A Chinese coastguard ship last month used a water cannon to drive Philippine fishermen out of disputed waters in the South China Sea in an aggressive enforcement of China’s new territorial rules, the head of the Philippine military said yesterday.
Since the beginning of this year, Beijing has required foreign fishing boats to get approval before entering waters it claims as its own.
“The Chinese coastguard tried to drive away fishermen to the extent of using water cannon,” Philippine Armed Forces Chief of Staff General Emmanuel Bautista told reporters, referring to a Jan. 27 incident near the Scarborough Shoal.
The Scarborough Shoal is known as Huangyan Island (黃岩島) in Taiwan and China, which, like Manila, also claim the shoal.
China claims about 90 percent of the South China Sea’s 3.5 million square kilometers. The sea provides 10 percent of the world’s total fish catch, carries US$5 trillion in ship-borne trade a year and is believed to be rich in energy.
Taiwan, Malaysia, Philippines, Brunei and Vietnam also claim various parts of the sea.
Bautista declined to give more details about the confrontation in the area, about 130 nautical miles (240km) west of the Philippine island of Luzon, saying the military still had to talk to the fishermen.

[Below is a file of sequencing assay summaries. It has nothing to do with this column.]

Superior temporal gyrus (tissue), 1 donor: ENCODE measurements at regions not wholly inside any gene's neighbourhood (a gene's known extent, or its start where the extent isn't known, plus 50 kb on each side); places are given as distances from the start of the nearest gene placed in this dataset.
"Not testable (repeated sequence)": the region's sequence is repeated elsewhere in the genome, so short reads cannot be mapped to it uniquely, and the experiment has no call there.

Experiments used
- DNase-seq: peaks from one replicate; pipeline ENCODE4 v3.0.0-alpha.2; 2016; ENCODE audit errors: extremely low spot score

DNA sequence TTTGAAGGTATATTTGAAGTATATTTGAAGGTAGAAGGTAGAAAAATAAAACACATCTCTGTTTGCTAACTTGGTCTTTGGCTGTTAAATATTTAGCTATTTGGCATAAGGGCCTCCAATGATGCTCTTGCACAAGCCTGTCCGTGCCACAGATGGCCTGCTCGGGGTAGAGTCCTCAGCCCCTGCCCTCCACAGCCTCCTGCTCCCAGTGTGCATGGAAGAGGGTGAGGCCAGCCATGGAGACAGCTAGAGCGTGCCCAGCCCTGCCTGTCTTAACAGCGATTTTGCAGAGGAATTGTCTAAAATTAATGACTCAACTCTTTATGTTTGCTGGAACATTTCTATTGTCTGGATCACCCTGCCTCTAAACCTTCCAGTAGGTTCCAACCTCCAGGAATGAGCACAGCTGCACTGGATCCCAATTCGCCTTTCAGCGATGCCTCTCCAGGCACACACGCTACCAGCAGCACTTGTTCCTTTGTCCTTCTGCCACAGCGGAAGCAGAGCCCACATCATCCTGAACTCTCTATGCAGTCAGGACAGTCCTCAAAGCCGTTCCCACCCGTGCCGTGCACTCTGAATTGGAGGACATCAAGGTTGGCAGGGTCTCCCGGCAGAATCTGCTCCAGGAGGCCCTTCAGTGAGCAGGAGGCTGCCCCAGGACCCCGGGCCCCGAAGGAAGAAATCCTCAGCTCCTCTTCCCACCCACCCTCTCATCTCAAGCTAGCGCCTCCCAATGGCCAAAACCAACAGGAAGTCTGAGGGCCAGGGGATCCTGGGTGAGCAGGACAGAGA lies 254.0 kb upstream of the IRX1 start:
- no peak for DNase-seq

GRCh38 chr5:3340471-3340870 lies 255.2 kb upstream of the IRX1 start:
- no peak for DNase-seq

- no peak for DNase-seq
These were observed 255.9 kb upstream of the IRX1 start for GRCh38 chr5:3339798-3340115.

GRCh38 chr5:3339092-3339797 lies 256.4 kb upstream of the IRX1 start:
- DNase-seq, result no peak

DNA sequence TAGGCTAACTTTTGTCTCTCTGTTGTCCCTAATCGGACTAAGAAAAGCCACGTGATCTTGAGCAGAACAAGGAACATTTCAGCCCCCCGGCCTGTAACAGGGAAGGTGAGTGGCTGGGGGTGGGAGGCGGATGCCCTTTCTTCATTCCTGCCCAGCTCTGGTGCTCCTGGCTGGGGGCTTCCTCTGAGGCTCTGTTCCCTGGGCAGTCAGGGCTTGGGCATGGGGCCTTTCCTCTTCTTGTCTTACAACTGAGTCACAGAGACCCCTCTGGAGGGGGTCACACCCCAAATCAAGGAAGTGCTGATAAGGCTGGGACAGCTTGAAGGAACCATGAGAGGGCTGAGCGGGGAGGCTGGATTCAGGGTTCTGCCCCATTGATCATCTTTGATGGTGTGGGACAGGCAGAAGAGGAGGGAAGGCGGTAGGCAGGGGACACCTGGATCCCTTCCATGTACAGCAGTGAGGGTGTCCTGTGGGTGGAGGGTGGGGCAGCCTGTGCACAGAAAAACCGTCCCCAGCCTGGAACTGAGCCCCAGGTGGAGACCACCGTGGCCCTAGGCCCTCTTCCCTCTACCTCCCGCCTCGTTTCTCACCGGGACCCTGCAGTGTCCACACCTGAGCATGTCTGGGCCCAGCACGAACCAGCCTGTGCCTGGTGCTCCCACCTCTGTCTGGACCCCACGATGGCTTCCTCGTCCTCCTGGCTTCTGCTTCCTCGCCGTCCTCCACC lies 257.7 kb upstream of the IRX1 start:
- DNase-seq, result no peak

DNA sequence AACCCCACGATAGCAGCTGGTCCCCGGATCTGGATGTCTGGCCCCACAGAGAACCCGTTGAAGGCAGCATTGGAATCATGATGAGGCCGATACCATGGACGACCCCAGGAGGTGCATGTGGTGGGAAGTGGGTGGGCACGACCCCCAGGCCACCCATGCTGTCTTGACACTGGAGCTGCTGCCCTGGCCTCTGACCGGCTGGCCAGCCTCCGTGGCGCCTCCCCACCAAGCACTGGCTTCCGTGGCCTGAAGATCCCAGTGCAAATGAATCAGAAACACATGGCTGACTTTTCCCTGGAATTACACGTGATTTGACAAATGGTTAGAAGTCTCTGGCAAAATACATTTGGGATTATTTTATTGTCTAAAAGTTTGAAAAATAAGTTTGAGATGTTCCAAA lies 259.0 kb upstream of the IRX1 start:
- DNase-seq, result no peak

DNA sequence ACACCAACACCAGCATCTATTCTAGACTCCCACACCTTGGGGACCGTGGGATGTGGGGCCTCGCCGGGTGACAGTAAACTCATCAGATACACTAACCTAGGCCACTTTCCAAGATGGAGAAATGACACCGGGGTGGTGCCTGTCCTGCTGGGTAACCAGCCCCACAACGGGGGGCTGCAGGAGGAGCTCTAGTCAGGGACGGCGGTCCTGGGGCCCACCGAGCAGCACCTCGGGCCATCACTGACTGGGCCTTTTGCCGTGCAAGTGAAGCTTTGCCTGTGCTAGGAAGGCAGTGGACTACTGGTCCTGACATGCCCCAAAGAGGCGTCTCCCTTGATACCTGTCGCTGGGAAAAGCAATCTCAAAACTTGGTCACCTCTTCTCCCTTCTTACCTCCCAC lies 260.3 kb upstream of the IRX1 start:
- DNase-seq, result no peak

He said the Philippine military would try to avoid confrontation with China, but would react if Beijing uses violence against Filipinos.
Chinese Ministry of Foreign Affairs spokeswoman Hua Chunying (華春瑩) said she was not aware of details of the situation and repeated that Beijing has sovereignty over the South China Sea and its islands.
“The relevant Chinese maritime forces carry out normal official patrols in that area,” she told a daily news briefing.
At the same briefing, Hua also said Beijing will never recognize the US’ appointment of a special coordinator for Tibetan issues.
“The Chinese government resolutely opposes any foreign country using the so-called Tibet problem to interfere in China’s internal affairs. China has never and will never recognize the US’ so-called special envoy for the Tibet problem,” she added.
US President Barack Obama held low-key talks with the Dalai Lama on Friday, prompting condemnation from Beijing and a warning that meeting the exiled Tibetan spiritual leader would damage bilateral ties.
Washington urged Beijing on Friday to resume dialogue with the Dalai Lama. To encourage those talks, US Secretary of State John Kerry named one of his officials, Sarah Sewall, as the US’ special coordinator for Tibetan Issues.